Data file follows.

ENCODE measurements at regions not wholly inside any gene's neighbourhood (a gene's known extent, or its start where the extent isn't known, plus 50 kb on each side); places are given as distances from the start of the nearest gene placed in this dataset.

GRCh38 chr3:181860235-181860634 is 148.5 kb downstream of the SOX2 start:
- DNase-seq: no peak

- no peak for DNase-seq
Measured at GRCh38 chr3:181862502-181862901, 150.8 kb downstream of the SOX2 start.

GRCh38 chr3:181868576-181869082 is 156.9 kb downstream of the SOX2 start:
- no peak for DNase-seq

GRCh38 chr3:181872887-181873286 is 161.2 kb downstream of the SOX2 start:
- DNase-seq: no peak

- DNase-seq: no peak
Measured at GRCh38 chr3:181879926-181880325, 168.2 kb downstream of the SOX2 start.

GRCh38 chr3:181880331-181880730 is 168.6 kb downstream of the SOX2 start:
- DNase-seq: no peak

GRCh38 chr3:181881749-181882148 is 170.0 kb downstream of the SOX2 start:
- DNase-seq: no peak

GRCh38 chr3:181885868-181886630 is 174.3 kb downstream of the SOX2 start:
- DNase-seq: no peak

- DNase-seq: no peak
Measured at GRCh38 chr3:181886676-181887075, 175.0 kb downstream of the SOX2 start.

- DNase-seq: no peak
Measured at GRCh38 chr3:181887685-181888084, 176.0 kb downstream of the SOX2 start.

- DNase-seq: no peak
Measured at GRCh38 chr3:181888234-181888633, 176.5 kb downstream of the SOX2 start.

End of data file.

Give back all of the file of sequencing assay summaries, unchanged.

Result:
ENCODE measurements at regions not wholly inside any gene's neighbourhood (a gene's known extent, or its start where the extent isn't known, plus 50 kb on each side); places are given as distances from the start of the nearest gene placed in this dataset.

GRCh38 chr3:181860235-181860634 is 148.5 kb downstream of the SOX2 start:
- DNase-seq: no peak

- no peak for DNase-seq
Measured at GRCh38 chr3:181862502-181862901, 150.8 kb downstream of the SOX2 start.

GRCh38 chr3:181868576-181869082 is 156.9 kb downstream of the SOX2 start:
- no peak for DNase-seq

GRCh38 chr3:181872887-181873286 is 161.2 kb downstream of the SOX2 start:
- DNase-seq: no peak

- DNase-seq: no peak
Measured at GRCh38 chr3:181879926-181880325, 168.2 kb downstream of the SOX2 start.

GRCh38 chr3:181880331-181880730 is 168.6 kb downstream of the SOX2 start:
- DNase-seq: no peak

GRCh38 chr3:181881749-181882148 is 170.0 kb downstream of the SOX2 start:
- DNase-seq: no peak

GRCh38 chr3:181885868-181886630 is 174.3 kb downstream of the SOX2 start:
- DNase-seq: no peak

- DNase-seq: no peak
Measured at GRCh38 chr3:181886676-181887075, 175.0 kb downstream of the SOX2 start.

- DNase-seq: no peak
Measured at GRCh38 chr3:181887685-181888084, 176.0 kb downstream of the SOX2 start.

- DNase-seq: no peak
Measured at GRCh38 chr3:181888234-181888633, 176.5 kb downstream of the SOX2 start.